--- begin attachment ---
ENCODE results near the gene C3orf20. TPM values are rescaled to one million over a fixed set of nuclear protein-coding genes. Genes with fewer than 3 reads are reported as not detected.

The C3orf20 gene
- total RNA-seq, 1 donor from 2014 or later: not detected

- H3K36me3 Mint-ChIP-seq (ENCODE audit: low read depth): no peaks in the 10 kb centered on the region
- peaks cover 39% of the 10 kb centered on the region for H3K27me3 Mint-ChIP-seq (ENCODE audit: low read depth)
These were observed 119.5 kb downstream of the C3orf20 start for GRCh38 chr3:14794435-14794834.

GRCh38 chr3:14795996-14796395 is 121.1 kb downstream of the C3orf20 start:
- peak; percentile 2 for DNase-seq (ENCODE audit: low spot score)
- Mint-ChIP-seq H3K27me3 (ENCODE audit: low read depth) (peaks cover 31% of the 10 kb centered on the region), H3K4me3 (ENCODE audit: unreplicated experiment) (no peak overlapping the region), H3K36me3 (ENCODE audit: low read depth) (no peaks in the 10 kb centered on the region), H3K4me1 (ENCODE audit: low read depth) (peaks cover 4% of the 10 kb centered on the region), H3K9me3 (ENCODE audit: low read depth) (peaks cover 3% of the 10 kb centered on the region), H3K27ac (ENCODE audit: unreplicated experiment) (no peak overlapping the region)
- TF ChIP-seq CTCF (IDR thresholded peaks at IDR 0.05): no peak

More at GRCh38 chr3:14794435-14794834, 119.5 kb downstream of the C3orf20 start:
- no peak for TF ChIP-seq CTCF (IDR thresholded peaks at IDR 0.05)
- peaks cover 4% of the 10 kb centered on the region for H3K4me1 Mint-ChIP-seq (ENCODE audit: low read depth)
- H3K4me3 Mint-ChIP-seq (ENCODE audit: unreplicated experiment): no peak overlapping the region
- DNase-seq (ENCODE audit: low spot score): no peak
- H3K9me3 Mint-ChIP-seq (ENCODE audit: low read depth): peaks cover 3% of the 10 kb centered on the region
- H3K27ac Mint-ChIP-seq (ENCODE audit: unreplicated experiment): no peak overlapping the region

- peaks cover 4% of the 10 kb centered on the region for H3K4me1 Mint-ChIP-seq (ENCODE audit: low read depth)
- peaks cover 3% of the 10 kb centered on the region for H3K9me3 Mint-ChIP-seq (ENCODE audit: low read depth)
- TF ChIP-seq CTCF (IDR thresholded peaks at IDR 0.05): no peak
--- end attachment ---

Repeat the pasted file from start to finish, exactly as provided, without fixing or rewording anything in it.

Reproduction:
ENCODE results near the gene C3orf20. TPM values are rescaled to one million over a fixed set of nuclear protein-coding genes. Genes with fewer than 3 reads are reported as not detected.

The C3orf20 gene
- total RNA-seq, 1 donor from 2014 or later: not detected

- H3K36me3 Mint-ChIP-seq (ENCODE audit: low read depth): no peaks in the 10 kb centered on the region
- peaks cover 39% of the 10 kb centered on the region for H3K27me3 Mint-ChIP-seq (ENCODE audit: low read depth)
These were observed 119.5 kb downstream of the C3orf20 start for GRCh38 chr3:14794435-14794834.

GRCh38 chr3:14795996-14796395 is 121.1 kb downstream of the C3orf20 start:
- peak; percentile 2 for DNase-seq (ENCODE audit: low spot score)
- Mint-ChIP-seq H3K27me3 (ENCODE audit: low read depth) (peaks cover 31% of the 10 kb centered on the region), H3K4me3 (ENCODE audit: unreplicated experiment) (no peak overlapping the region), H3K36me3 (ENCODE audit: low read depth) (no peaks in the 10 kb centered on the region), H3K4me1 (ENCODE audit: low read depth) (peaks cover 4% of the 10 kb centered on the region), H3K9me3 (ENCODE audit: low read depth) (peaks cover 3% of the 10 kb centered on the region), H3K27ac (ENCODE audit: unreplicated experiment) (no peak overlapping the region)
- TF ChIP-seq CTCF (IDR thresholded peaks at IDR 0.05): no peak

More at GRCh38 chr3:14794435-14794834, 119.5 kb downstream of the C3orf20 start:
- no peak for TF ChIP-seq CTCF (IDR thresholded peaks at IDR 0.05)
- peaks cover 4% of the 10 kb centered on the region for H3K4me1 Mint-ChIP-seq (ENCODE audit: low read depth)
- H3K4me3 Mint-ChIP-seq (ENCODE audit: unreplicated experiment): no peak overlapping the region
- DNase-seq (ENCODE audit: low spot score): no peak
- H3K9me3 Mint-ChIP-seq (ENCODE audit: low read depth): peaks cover 3% of the 10 kb centered on the region
- H3K27ac Mint-ChIP-seq (ENCODE audit: unreplicated experiment): no peak overlapping the region

- peaks cover 4% of the 10 kb centered on the region for H3K4me1 Mint-ChIP-seq (ENCODE audit: low read depth)
- peaks cover 3% of the 10 kb centered on the region for H3K9me3 Mint-ChIP-seq (ENCODE audit: low read depth)
- TF ChIP-seq CTCF (IDR thresholded peaks at IDR 0.05): no peak